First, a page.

In comparison to its neighbours, Telangana’s connectivity is poor and needs to be worked on. As a landlocked State, road and last mile connectivity plays a big role in attracting manufacturing enterprises and fostering inclusive growth. Access to inland container depots or dry ports that will link production centres is significant. This can be bolstered through enhanced transport and access-to-gateways infrastructure, which will focus on furthering transport projects to simplify gateway access for enterprises. This will not only simplify logistics but also optimise costs, which will attract secondary sector enterprises. Thus, setting up ‘multimodal logistics hubs’ across districts will ease product movement within and outside the State, which will not only attract more investment into the districts but also boost establishment of local small and medium enterprises.

Medium, Small, Micro Enterprises

MSMEs account for 40% of the country’s exports, and play a crucial role in creating unskilled and semi-skilled employment. According to NSSO, Telangana has 26 lakh MSMEs as opposed to 33 lakh in AP and 38.34 lakh in Karnataka. These MSMEs employ about 40.25 lakh people in Telangana, 56 lakh in AP and 71 lakh in Karnataka. The State could tap into this area as it enables productivity and employment in the manufacturing sector. Karnataka has seen considerable success in this area mainly due to its policies. For example, in Karnataka, 20-30% of its available land in industrial areas is set aside for MSMEs, the application fees are half and it provides other turnover-based subsides.

Telangana can have a dedicated MSME development cell to augment cluster-based development as many MSMEs, especially in districts, face problems like lack of finance, poor personnel, and lack of know-how. These cells can act as bridges in giving support, market access, technological training and supply chain solutions to integrate MSMEs into local value chains, as pointed by Mitra, Gupta, Nikore in ‘Infrastructure and Investment Planning for Inclusive Growth in Uttar Pradesh,’ (ADB. 2019).

Policy Diversification

  • Regional Balance: The Industrial policy in Telangana has no zonal categorisation and the incentives apply uniformly across the State. The State ought to adopt a policy like that of Karnataka that clubs different taluks into different zones with separate incentives and concessions. As investors usually tend to flock to Hyderabad and its neighbouring areas, such zoning can help achieve inclusive growth. Industrially backward districts can be clubbed as Zone-1 and Zone-2 depending on the suitable sectors recognised by the government in that area. The more industrially developed districts can be classified under Zone-3 and Zone-4. Incentives can be greater in the first two zones to encourage investment in certain industries there.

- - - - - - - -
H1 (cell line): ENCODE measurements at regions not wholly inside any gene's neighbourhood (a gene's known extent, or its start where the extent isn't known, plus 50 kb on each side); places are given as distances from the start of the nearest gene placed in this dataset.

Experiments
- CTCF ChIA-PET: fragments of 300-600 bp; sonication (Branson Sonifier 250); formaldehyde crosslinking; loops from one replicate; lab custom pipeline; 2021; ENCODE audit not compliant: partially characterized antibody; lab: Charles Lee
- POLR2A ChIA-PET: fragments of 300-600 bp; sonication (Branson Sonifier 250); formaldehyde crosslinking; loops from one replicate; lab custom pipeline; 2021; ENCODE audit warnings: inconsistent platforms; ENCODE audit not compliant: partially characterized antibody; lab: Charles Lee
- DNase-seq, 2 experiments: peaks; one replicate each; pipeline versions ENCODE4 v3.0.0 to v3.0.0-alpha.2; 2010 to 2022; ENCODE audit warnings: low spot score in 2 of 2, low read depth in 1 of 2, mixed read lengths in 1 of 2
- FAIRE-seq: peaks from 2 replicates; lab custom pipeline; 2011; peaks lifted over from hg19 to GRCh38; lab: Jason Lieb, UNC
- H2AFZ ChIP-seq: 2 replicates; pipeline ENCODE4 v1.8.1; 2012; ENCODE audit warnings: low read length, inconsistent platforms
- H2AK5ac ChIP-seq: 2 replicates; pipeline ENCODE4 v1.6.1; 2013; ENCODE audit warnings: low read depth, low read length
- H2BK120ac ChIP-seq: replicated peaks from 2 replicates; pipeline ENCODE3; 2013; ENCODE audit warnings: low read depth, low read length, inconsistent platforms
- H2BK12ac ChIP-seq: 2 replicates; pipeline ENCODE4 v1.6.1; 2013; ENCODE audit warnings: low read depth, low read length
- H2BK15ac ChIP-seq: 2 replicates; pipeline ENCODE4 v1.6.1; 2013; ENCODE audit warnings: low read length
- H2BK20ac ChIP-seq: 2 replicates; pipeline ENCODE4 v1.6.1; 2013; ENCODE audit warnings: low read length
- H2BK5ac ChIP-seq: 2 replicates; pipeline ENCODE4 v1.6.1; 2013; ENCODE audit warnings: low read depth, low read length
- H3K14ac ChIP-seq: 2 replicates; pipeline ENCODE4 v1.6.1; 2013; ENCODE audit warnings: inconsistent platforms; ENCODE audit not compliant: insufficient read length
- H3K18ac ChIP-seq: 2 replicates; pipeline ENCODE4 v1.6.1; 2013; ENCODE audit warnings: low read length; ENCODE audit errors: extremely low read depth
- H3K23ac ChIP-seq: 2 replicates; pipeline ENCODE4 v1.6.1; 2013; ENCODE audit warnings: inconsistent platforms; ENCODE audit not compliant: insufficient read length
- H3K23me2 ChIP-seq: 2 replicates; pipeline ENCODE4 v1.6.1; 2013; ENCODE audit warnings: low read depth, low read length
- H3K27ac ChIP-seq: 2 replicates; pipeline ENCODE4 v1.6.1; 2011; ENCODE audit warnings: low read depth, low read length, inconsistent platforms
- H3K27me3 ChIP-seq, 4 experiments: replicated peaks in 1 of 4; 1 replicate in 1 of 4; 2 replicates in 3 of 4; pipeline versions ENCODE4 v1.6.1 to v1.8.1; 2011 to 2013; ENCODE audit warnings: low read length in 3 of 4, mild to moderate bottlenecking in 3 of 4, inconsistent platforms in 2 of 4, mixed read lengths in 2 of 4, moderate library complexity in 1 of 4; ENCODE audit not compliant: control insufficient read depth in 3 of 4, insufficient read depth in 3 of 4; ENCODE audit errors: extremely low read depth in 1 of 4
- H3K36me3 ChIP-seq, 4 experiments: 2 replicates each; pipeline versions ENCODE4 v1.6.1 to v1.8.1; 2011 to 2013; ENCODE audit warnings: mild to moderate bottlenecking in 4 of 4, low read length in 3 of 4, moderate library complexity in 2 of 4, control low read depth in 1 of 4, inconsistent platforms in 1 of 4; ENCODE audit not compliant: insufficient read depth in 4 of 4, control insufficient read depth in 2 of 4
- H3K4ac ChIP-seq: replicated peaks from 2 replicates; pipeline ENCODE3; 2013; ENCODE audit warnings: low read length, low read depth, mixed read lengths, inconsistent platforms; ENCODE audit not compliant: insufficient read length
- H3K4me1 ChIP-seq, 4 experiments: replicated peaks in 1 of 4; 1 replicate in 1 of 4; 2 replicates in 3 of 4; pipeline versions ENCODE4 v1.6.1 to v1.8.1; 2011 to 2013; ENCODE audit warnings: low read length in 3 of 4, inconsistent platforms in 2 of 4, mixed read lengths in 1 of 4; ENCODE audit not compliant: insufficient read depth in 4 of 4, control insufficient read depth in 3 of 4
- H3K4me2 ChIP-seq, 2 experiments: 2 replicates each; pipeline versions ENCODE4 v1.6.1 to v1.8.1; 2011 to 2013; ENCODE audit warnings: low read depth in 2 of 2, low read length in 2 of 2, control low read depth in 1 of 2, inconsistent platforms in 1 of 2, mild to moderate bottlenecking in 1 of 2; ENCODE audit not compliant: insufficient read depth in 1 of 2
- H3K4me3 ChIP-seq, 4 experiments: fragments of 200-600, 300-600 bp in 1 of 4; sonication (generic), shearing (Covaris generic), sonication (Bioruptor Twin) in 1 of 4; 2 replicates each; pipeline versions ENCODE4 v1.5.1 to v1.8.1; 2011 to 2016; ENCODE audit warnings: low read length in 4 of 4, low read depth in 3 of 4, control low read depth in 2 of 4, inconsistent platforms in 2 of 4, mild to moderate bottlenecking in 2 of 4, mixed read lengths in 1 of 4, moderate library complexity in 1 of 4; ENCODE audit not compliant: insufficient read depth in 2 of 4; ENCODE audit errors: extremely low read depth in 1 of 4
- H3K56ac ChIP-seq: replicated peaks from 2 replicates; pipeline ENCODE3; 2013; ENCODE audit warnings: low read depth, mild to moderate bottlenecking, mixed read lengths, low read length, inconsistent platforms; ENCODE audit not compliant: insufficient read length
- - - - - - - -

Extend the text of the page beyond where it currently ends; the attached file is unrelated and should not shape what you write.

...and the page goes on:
• Employment and Environment: The State’s current industrial policy doesn’t provide any employment generation subsidy. According to McKinsey, India will need to create 90 million non-farm jobs in the next 10 years and in Telangana it’s estimated that 61% of the factories employ less than 50 people each, and only 5.34% employ over 500 people each. Hence, employment- and environment-related subsidies are important. These subsidies can also be extended in a zone-wise manner based on the requirements of the district. For example, Tamil Nadu gives 5% subsidy up to Rs 5 lakh if 25 people are hired for 3 years or more in the first 5 years. It also offers a training subsidy for skill development. The government can provide interest-free loans if they employ more than 15 locals. Economic transformation of Telangana with a significant shift in the economic composition is imperative to generate gainful employment opportunities outside the primary sector to counter regional imbalances. Greater diversity and decentralisation is required to cater to and accelerate development of all regions putting Telangana on a fast-tracked yet sustainable inclusive growth path.
(The author is lawyer based in Hyderabad and independent policy analyst)